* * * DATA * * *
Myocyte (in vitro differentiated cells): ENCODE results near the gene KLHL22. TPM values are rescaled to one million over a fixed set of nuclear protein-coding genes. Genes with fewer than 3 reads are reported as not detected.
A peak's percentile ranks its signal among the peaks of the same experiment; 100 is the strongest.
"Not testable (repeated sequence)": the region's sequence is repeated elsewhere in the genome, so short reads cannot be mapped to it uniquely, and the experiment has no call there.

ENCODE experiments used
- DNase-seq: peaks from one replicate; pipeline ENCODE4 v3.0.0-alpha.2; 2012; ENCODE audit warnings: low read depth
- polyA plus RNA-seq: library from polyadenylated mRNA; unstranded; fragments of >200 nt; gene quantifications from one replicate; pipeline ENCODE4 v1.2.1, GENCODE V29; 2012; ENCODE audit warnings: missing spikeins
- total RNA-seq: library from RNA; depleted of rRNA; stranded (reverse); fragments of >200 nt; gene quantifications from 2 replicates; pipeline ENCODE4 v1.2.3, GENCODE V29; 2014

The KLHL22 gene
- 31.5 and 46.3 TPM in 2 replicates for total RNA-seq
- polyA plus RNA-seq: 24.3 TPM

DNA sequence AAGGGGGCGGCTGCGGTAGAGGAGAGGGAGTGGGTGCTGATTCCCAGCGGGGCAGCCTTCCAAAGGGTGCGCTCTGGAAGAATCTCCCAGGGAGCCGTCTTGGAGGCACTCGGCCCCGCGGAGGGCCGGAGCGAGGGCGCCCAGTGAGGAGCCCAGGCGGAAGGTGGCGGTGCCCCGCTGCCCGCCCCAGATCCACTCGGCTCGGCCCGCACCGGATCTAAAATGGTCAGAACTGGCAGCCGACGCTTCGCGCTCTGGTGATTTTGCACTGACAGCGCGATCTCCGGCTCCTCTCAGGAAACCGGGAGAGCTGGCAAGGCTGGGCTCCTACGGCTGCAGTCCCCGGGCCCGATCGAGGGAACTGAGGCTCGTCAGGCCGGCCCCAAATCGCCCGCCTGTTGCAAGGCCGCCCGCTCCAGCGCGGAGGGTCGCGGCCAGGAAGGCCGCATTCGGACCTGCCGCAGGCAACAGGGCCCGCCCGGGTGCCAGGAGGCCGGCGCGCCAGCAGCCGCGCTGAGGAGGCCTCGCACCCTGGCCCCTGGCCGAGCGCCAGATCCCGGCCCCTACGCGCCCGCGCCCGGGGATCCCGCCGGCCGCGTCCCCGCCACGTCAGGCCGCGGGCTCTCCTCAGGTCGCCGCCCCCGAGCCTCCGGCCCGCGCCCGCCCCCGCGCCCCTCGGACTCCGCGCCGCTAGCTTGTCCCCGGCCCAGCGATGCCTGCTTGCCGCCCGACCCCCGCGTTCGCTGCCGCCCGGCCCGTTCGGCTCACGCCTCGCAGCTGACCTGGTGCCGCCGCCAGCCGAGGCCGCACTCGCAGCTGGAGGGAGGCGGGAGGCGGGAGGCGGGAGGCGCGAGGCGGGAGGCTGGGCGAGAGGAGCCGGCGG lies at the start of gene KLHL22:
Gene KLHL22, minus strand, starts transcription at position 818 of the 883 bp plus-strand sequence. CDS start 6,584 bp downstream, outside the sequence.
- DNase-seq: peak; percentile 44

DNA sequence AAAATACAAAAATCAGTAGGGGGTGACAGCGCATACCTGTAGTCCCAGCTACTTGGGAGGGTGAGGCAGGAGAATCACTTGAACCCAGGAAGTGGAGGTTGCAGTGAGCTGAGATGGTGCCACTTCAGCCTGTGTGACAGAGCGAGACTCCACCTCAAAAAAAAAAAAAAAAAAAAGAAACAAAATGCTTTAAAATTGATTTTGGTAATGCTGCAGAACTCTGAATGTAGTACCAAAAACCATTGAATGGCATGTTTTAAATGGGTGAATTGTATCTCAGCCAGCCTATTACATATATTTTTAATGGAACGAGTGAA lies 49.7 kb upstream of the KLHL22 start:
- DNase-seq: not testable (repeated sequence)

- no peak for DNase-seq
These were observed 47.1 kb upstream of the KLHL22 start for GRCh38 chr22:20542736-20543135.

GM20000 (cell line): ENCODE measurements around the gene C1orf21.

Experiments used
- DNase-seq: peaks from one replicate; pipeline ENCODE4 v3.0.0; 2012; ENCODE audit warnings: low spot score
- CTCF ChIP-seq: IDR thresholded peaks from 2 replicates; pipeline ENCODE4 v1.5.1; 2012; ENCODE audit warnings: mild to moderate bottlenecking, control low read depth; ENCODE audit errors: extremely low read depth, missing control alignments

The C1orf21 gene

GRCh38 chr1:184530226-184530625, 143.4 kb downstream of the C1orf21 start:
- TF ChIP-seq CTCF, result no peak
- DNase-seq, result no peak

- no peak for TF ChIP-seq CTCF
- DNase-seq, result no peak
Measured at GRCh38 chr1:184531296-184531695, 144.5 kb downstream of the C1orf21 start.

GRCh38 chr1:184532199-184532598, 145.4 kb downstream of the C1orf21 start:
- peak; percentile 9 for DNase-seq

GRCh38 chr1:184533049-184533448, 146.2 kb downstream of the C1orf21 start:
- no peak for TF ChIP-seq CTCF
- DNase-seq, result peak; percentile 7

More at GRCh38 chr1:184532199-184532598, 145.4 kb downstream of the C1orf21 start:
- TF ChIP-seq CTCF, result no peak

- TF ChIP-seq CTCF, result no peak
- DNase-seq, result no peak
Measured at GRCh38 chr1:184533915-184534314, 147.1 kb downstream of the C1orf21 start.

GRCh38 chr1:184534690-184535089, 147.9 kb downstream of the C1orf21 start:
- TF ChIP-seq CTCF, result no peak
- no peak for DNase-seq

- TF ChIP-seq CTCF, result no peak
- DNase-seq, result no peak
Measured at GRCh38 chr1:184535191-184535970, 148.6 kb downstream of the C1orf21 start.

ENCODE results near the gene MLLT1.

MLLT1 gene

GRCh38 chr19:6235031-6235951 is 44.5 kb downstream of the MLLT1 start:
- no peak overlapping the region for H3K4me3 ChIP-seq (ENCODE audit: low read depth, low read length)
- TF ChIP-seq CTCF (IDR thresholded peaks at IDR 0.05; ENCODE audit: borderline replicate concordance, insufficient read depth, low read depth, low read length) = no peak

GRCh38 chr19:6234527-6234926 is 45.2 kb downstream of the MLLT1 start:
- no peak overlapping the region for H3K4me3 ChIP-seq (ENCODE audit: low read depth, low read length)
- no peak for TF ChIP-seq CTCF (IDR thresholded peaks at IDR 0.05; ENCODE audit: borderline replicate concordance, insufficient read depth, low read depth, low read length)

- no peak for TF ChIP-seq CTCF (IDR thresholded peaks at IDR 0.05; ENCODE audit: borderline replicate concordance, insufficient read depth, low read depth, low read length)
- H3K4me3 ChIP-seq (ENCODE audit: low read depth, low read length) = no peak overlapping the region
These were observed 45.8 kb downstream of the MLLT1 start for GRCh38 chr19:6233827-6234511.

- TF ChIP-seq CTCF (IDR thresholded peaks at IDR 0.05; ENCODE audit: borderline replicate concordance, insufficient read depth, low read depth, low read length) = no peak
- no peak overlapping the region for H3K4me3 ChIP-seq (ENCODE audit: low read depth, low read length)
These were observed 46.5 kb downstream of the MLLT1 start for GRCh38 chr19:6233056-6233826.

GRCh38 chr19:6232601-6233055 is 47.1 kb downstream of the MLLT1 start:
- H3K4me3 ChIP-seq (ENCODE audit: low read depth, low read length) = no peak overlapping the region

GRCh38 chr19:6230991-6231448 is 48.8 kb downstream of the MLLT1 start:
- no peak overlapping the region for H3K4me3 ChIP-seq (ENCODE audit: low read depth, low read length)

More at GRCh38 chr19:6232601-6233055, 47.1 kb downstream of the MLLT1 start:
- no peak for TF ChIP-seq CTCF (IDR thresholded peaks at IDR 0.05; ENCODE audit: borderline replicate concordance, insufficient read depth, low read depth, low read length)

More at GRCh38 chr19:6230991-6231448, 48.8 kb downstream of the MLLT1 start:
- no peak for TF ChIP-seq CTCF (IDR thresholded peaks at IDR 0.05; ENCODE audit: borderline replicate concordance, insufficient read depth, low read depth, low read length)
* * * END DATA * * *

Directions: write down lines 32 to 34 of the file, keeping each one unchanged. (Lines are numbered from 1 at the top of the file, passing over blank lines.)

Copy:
- no peak for TF ChIP-seq CTCF
- DNase-seq, result peak; percentile 7

More at GRCh38 chr1:184532199-184532598, 145.4 kb downstream of the C1orf21 start: